Data published in Aggression and Violent Behavior indicated that the strongest support was for studies with vitamins and minerals, while the data from studies using essential fatty acids were mixed.
On the other hand, vitamin D and L-tryptophan supplementation did not produce any significant effects, reported scientists from Waypoint Research Institute, the University of Toronto, and McGill University in Canada.
“Nutritional supplements are cheaper on the system level than conventional mental health treatment and more affordable for individuals than most psychological interventions; further, they are also more widely accepted by parents and have a more positive side effect profile than most psychotropic medications,” they wrote.
“This systematic review concluded that while the data are still inconsistent regarding the benefits of essential fatty acid supplementation and insufficient regarding most other supplements investigated to date, findings in relation to broad-range vitamin and mineral supplements point into the direction that such products may have a role in the management of aggression.
“Their consideration seems warranted especially when bearing in mind the wide range of other (mental) health benefits broad-range micronutrient supplements could provide beyond the regulation of violent behavior, with very minor side effects.”
The Canada-based scientists reviewed the literature and identified 22 studies that fit their inclusion criteria for their meta-analysis. Sixteen of these investigated multi-nutrient supplementation, while the remaining six were single nutrients. The average duration of supplementation was 14.8 weeks. The studies included children and young people with disruptive, impulse control and conduct disorders or with neurodevelopmental (including ADHD or autism).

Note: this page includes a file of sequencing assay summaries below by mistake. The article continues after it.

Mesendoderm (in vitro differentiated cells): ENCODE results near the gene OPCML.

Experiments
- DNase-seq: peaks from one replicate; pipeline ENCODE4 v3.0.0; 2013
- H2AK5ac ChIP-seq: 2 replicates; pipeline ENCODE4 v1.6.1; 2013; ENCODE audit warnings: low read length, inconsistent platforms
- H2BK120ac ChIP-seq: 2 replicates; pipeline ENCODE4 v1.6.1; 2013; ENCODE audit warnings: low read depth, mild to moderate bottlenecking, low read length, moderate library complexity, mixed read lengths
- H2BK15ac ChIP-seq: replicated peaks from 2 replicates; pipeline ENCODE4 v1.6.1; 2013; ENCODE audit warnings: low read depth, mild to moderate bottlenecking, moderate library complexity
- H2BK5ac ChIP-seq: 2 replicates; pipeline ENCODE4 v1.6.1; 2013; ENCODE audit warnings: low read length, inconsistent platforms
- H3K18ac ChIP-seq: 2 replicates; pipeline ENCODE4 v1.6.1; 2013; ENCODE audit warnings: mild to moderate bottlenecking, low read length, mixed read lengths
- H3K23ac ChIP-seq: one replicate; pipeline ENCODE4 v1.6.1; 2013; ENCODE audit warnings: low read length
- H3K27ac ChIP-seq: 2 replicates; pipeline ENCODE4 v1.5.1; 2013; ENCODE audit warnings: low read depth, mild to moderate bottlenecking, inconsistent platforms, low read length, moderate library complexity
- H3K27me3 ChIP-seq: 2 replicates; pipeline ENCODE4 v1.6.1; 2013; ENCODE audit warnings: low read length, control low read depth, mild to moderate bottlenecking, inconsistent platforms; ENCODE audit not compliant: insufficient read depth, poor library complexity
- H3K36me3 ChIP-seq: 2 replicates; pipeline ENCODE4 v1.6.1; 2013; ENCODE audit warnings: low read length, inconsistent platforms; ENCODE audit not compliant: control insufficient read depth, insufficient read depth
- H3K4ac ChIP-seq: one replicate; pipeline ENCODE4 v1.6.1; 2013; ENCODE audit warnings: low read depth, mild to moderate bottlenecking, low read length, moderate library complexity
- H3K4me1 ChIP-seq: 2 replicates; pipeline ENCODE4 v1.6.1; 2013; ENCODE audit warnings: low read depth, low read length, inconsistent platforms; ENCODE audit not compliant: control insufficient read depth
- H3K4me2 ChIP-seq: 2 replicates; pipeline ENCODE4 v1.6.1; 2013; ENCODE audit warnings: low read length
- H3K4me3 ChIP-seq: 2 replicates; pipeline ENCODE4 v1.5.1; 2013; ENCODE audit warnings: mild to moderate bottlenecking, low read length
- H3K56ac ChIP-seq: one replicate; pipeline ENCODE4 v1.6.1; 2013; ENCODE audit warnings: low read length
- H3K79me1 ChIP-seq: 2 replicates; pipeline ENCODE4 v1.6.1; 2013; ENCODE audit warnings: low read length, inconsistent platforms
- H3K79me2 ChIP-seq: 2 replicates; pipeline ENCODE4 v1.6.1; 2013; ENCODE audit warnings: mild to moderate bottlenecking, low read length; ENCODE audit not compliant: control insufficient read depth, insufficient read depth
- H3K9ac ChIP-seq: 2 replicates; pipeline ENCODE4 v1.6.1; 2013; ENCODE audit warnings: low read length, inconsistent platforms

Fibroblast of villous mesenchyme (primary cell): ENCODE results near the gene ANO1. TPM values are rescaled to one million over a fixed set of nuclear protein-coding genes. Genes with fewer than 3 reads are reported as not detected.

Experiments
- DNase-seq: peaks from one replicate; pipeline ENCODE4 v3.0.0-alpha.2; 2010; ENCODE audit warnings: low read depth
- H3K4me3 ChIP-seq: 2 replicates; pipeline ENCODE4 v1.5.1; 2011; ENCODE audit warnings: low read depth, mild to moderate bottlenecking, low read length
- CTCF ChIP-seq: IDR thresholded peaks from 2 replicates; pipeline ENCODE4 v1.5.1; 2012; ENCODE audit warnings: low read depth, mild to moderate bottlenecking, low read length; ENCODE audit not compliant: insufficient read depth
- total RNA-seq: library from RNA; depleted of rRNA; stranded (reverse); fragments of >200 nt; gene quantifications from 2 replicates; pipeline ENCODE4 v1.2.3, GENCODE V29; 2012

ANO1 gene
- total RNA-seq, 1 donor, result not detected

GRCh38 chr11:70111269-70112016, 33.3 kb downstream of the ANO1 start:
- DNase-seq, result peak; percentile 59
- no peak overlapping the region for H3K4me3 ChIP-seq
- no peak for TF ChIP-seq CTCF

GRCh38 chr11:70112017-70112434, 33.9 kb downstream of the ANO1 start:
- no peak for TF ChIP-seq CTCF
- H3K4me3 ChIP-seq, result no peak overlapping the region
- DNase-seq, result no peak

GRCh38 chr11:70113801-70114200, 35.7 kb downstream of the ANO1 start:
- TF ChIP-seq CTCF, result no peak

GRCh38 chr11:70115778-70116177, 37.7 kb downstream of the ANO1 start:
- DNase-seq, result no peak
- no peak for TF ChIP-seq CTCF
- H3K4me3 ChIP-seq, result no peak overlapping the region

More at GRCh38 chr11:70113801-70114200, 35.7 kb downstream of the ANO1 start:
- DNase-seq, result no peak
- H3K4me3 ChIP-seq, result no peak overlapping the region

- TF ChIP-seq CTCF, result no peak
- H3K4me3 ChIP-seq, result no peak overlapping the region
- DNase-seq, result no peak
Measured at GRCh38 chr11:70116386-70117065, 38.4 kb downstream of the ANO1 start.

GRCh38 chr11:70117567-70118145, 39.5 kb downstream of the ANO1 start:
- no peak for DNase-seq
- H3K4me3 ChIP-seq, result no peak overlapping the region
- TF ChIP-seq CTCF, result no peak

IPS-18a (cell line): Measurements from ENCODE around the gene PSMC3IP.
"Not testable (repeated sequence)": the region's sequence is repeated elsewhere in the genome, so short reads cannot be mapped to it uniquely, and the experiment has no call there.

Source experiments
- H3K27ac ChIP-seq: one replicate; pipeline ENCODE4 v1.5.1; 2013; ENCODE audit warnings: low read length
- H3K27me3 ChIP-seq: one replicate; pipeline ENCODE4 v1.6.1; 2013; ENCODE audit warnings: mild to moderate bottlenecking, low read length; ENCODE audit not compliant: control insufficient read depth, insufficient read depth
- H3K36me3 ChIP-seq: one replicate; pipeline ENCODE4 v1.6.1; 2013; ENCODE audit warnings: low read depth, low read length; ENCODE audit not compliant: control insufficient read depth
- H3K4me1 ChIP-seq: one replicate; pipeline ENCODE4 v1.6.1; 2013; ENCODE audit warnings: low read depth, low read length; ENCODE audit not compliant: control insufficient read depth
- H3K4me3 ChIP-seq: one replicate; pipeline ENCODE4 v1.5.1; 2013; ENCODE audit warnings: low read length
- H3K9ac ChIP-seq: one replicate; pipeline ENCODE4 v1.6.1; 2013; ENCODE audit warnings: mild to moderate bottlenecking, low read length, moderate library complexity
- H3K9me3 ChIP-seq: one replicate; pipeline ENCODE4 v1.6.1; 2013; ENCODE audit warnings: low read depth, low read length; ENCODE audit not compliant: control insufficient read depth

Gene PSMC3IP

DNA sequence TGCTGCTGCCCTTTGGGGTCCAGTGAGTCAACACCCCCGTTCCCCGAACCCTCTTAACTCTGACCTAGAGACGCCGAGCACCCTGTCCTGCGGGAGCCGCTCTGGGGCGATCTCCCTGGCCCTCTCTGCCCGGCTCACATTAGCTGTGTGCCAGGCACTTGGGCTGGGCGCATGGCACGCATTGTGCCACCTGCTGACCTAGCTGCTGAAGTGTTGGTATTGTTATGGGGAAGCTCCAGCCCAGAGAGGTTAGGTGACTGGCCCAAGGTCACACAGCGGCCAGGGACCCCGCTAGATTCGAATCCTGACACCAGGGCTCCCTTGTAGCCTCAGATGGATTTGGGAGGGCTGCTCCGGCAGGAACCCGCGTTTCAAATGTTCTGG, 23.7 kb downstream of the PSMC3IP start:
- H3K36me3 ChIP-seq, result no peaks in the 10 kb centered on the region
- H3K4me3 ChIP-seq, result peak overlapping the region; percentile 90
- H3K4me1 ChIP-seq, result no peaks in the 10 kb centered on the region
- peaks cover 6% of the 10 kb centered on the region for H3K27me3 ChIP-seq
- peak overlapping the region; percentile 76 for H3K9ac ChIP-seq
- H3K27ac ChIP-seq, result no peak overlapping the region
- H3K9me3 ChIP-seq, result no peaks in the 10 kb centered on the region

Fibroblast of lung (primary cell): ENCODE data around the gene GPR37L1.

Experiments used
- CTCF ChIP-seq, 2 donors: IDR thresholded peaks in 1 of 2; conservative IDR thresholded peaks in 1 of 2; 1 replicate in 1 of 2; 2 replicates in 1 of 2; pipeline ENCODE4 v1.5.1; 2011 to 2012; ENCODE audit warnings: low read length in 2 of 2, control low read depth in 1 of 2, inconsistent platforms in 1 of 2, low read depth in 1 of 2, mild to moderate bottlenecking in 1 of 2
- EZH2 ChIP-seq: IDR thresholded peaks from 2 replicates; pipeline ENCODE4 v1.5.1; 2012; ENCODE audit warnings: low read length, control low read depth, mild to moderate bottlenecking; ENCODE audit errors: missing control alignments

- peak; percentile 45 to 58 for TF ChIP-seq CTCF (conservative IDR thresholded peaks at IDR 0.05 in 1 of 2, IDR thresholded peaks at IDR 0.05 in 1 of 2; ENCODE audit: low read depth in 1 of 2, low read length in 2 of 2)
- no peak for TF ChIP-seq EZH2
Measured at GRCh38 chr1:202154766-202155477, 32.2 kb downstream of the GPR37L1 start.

Pooling the data revealed that all four studies of multivitamin and minerals showed a benefit, but when combined with essential fatty acids (one study), the results were mixed. For essential fatty acids alone, one study showed benefits, four showed mixed results, and a further six found no benefits. Mixed results were also observed for a study using carnitine supplementation.
One study using magnesium plus vitamin B6 had benefits, while the data for vitamin D and L-tryptophan found no benefits.
“The findings, favoring multinutrients in relation to their effectiveness to reduce aggression in children and youth, are in line with outcomes found in other areas on nutritional psychiatry, where complex formulas of vitamins and minerals proved to be effective in supporting different areas of mental health such as mood, posttraumatic stress, or non-aggression-related ADHD symptoms,” wrote the researchers.
“The fact that broad-range micronutrient formulas seem to enhance not just one but multiple aspects of mental health without significant side effects make them a reasonable treatment alternative, especially for clients refusing conventional psychiatric medications or who have difficulties tolerating their side effects.”
The researchers called for more “high-quality, appropriately powered trials are definitely needed to provide further support to the above recommendation”.
Source: Aggression and Violent Behavior
July–August 2023, Volume 71, 101841, doi: 10.1016/j.avb.2023.101841
“Nutritional supplementation in the management of childhood/youth aggression: A systematic review”
Authors: R. Qamar et al.